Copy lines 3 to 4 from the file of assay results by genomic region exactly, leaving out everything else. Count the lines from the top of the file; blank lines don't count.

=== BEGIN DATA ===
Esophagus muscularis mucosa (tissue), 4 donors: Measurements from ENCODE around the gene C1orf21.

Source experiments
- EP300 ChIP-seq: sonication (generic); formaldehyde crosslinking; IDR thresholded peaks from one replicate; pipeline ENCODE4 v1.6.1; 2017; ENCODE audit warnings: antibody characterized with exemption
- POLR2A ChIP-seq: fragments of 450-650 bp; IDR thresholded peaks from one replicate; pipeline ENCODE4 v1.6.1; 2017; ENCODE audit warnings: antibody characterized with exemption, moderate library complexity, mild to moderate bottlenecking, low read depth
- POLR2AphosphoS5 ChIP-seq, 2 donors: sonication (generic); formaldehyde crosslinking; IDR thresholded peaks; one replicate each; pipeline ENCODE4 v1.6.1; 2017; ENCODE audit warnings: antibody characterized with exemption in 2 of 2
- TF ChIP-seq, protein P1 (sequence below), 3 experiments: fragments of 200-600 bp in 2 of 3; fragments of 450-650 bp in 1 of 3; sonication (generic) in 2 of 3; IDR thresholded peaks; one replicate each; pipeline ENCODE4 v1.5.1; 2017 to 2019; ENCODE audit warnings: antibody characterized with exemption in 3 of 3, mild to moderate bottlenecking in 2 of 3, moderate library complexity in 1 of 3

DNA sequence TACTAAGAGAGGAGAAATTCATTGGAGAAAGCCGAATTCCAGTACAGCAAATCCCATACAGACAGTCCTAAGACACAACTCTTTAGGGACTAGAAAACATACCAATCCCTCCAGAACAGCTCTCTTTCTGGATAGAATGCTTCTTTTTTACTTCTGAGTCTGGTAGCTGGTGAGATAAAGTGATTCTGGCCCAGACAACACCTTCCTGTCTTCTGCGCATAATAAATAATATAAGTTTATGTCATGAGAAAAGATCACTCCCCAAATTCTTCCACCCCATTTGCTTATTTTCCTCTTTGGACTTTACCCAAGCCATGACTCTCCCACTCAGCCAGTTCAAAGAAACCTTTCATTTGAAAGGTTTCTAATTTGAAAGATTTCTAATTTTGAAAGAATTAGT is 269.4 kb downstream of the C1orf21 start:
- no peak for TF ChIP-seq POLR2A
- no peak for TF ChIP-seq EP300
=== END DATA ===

- EP300 ChIP-seq: sonication (generic); formaldehyde crosslinking; IDR thresholded peaks from one replicate; pipeline ENCODE4 v1.6.1; 2017; ENCODE audit warnings: antibody characterized with exemption
- POLR2A ChIP-seq: fragments of 450-650 bp; IDR thresholded peaks from one replicate; pipeline ENCODE4 v1.6.1; 2017; ENCODE audit warnings: antibody characterized with exemption, moderate library complexity, mild to moderate bottlenecking, low read depth